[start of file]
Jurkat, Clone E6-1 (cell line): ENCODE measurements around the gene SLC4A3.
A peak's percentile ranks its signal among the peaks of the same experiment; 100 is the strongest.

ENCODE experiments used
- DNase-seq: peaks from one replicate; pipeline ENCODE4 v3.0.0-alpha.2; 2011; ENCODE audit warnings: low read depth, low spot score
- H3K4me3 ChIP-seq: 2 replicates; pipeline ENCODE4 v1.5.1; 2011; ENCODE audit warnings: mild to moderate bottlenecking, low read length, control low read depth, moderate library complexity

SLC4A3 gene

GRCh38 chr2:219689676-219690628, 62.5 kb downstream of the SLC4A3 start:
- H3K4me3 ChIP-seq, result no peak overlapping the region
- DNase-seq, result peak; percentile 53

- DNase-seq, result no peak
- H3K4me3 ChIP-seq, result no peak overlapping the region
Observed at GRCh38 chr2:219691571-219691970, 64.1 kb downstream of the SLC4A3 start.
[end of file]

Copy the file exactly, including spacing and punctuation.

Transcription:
Jurkat, Clone E6-1 (cell line): ENCODE measurements around the gene SLC4A3.
A peak's percentile ranks its signal among the peaks of the same experiment; 100 is the strongest.

ENCODE experiments used
- DNase-seq: peaks from one replicate; pipeline ENCODE4 v3.0.0-alpha.2; 2011; ENCODE audit warnings: low read depth, low spot score
- H3K4me3 ChIP-seq: 2 replicates; pipeline ENCODE4 v1.5.1; 2011; ENCODE audit warnings: mild to moderate bottlenecking, low read length, control low read depth, moderate library complexity

SLC4A3 gene

GRCh38 chr2:219689676-219690628, 62.5 kb downstream of the SLC4A3 start:
- H3K4me3 ChIP-seq, result no peak overlapping the region
- DNase-seq, result peak; percentile 53

- DNase-seq, result no peak
- H3K4me3 ChIP-seq, result no peak overlapping the region
Observed at GRCh38 chr2:219691571-219691970, 64.1 kb downstream of the SLC4A3 start.